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The Fusion of East and West: Qu Leilei's new exhibition


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Qu Leilei’s new exhibition Echoes at London’s 3812 Gallery sees the artist fusing traditional Chinese Ink painting with Western ideals, creating art that floats between cultural boundaries.

The contemporary artist uses black ink to create intense photographic chiaroscuro works that demonstrate a mastery of his craft. Leilei combines his keen understanding of the human form from his studies of anatomy at university with his familiarity with calligraphy, resulting in an emotional representation of the human body.

Qu Leilei, 'Reclining Nude', 2016. Image courtesy of 3812 Gallery.

Echoes holds an impressive display of Leilei’s hand studies. These large-scale paintings of a delicate and detailed subject capture the vulnerability and yearning of an outstretched hand. Works, like Hope Remains in Our Hands, are a complicated amalgamation of Western ideas of naturalistic form and traditional Chinese principles. The ink paintings are overwhelmingly detailed, yet they are enormous in size, creating a contradictory experience. The subject of hands is intimate and personal, yet their enormity allows the audience to inspect every crevice of the skin surface as if you are reading a map. There is an emphasis on the strength of human relationship here, both to each other and on a more spiritual level.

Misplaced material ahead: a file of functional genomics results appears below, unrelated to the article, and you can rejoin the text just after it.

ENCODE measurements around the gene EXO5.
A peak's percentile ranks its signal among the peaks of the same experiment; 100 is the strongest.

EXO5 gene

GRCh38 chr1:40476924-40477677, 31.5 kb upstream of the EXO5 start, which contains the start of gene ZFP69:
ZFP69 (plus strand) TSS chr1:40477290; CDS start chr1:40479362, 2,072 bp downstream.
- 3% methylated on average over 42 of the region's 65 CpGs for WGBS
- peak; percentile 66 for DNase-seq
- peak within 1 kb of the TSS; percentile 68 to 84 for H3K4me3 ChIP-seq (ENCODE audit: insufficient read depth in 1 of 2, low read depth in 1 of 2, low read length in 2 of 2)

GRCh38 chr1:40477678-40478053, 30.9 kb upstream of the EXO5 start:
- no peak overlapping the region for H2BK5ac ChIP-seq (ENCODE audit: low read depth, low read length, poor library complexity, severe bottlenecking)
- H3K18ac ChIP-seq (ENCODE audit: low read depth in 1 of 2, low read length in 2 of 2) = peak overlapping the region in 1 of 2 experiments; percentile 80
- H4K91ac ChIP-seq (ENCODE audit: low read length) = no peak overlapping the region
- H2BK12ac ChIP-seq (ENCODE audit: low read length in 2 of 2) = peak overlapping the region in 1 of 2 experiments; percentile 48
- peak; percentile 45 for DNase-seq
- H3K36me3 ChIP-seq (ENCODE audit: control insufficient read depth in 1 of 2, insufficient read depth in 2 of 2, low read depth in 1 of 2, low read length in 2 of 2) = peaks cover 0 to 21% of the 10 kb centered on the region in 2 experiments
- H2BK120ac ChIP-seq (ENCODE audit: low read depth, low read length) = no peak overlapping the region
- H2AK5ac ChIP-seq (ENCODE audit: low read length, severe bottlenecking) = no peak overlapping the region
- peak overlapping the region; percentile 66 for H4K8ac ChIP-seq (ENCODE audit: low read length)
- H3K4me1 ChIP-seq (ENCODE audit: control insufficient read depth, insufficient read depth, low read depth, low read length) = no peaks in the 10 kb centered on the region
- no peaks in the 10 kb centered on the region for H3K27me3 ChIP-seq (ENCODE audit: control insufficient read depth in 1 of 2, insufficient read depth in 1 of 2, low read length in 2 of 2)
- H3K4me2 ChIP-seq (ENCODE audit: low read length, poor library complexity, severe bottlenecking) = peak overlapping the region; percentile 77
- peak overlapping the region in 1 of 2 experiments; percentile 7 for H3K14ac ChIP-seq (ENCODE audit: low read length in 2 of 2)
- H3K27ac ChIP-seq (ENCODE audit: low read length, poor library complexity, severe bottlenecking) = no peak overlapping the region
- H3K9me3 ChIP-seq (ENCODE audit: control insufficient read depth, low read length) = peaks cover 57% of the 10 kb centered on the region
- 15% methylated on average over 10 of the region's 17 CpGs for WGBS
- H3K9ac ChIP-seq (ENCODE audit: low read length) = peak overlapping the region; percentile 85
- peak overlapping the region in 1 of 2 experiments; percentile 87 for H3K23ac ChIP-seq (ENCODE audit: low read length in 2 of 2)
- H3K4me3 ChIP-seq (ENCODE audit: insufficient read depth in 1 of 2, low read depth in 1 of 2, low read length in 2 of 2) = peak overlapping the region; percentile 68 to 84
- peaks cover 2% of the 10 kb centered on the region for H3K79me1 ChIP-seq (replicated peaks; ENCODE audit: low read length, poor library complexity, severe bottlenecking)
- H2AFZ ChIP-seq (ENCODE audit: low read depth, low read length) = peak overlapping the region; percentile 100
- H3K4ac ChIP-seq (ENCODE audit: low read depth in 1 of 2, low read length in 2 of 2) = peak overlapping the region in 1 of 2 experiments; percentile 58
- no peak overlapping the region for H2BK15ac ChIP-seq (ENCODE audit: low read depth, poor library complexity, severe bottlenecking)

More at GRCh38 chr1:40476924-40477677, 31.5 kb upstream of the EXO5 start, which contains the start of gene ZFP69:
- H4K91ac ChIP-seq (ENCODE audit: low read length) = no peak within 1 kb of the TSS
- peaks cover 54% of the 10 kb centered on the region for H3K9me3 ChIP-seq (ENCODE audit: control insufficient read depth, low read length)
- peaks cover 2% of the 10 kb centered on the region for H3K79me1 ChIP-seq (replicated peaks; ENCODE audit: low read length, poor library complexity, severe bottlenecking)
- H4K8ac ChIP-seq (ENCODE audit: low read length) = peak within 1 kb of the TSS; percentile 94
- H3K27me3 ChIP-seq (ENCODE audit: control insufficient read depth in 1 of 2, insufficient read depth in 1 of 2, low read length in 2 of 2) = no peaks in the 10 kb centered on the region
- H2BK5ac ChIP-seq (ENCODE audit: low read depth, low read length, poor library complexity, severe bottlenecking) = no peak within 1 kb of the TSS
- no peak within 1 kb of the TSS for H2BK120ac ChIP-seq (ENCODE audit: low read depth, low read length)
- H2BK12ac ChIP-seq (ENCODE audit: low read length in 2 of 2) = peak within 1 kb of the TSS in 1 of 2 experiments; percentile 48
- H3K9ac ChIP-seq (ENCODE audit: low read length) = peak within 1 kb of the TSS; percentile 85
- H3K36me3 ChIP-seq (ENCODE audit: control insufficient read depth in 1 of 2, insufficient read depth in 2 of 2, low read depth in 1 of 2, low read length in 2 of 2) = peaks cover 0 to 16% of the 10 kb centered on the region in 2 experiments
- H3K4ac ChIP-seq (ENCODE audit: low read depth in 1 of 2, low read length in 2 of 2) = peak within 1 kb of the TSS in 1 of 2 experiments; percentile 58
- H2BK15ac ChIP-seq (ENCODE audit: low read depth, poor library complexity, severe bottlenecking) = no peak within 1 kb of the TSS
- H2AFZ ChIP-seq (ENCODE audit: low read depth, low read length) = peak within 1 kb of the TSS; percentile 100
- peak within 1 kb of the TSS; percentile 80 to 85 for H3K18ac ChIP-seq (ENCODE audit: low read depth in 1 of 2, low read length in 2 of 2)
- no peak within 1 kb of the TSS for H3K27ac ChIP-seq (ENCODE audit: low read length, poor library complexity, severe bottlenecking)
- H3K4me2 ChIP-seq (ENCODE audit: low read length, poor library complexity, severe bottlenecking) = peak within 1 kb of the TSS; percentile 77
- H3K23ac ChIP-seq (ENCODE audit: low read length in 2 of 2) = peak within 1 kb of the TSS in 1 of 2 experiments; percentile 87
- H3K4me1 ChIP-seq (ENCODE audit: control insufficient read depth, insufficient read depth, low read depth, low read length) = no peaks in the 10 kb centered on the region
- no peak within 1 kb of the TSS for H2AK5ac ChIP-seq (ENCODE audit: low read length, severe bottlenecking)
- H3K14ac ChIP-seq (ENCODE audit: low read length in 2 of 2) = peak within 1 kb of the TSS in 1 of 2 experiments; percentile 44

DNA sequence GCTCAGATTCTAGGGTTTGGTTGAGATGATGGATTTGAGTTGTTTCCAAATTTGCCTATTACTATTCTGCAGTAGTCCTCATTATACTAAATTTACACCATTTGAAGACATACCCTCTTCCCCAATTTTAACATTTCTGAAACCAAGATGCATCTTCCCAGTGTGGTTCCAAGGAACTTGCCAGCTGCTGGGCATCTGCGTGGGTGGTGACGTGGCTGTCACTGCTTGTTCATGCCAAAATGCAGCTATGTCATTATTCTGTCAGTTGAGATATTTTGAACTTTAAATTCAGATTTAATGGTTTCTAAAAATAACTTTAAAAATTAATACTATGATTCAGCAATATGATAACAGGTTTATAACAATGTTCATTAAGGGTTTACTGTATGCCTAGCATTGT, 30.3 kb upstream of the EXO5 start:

For Leilei, it is not just about painting what the eye sees. The artist uses the art of Shuimo, a traditional Chinese method that values the spirit of the subject over a direct imitation. The emotional experience these hands provide is at the forefront of the artist's intentions, evoking an intimate experience for the viewer. The hands become universal, capturing the spirit of human connection.

Qu Leilei, 'Hope Remains in Our Hands', 2018. Image courtesy of 3812 Gallery.

The lower floor of the exhibition is Leilei’s investigation into the human form. The walls are adorned with figures of naked women from all angles, some lounging on a rug, others with their backs turned, but each as detailed as the other. With the subjects’ faces often hidden, the female body takes centre stage, with the dark ink highlighting the curves of the figures and the delicacy of the skin. These life-like images overwhelm the senses, evoking the need to touch.

The exhibition’s title, Echoes, is a reference to Leilei’s belief that art and the human spirit are entangled. The artist says of this relationship: “From the form, sound, soul, human nature, to time, art itself is the echo of life.” Leilei gives tangibility to existence in these detailed paintings.

Qu Leilei, 'Nude Lying on Decorative Carpet', 2017. Image courtesy of 3812 Gallery.

The co-founder of 3812 Gallery Calvin Hui says of the exhibition: “Echoes offer the perfect opportunity to view the intriguing ink medium via the work of an established master. Qu’s remarkable blending of Chinese aesthetics with Western artistic traditions encapsulates the experience that 3812 brings to our new London gallery.”

His unique position as a Chinese artist living in London allows Leilei to objectively look at these two aspects of his life and manipulate them in his work, allowing for a resonance of culture onto the canvas. Echoes illustrates Leilei’s triumph in reinvigorating a traditional style of painting, breathing new life into an old art form.

Qu Leilei, 'The Future Remains in Our Hands', 2018. Image courtesy of 3812 Gallery.

Echoes is on display at 3812 Gallery until the 9th March. To find out more about the exhibition, click here.

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